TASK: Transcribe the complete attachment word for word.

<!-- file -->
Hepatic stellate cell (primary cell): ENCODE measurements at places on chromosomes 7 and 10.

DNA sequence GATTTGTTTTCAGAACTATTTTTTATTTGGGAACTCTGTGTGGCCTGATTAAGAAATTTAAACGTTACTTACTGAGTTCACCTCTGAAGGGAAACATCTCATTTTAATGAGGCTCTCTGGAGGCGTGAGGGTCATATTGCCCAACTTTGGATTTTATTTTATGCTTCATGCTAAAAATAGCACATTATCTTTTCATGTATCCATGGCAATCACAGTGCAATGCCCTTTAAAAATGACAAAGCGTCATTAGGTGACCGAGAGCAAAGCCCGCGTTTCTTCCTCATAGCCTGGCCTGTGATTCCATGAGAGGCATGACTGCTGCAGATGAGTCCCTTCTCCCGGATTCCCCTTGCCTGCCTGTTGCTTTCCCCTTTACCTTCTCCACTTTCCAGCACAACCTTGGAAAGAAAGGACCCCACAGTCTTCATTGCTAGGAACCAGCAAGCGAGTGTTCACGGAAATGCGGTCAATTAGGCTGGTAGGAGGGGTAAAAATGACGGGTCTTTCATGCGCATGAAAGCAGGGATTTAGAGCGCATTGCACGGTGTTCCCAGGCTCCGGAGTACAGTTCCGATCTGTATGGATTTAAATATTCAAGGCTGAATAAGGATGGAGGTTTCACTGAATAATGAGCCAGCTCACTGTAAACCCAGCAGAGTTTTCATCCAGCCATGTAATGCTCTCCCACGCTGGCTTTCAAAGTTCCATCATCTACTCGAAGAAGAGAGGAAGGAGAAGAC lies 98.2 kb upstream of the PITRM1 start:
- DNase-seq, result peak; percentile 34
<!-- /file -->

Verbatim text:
Hepatic stellate cell (primary cell): ENCODE measurements at places on chromosomes 7 and 10.

DNA sequence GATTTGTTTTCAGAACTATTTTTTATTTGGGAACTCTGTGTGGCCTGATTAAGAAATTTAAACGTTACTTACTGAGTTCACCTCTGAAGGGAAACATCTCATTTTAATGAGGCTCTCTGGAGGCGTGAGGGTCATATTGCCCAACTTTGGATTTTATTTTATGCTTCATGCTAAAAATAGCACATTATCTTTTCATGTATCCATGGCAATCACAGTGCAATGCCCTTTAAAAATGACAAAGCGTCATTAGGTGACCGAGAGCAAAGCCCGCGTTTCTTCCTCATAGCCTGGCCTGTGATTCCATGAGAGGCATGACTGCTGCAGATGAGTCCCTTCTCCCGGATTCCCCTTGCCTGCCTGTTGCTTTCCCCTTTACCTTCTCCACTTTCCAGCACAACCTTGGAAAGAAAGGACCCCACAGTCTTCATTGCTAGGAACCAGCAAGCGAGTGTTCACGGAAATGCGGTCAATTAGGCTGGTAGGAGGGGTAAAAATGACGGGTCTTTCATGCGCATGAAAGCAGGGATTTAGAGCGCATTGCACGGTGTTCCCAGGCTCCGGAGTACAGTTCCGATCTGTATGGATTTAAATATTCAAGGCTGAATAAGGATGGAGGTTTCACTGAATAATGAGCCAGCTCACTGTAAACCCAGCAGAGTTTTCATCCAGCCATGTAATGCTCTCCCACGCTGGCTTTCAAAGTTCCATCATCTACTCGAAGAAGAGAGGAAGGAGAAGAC lies 98.2 kb upstream of the PITRM1 start:
- DNase-seq, result peak; percentile 34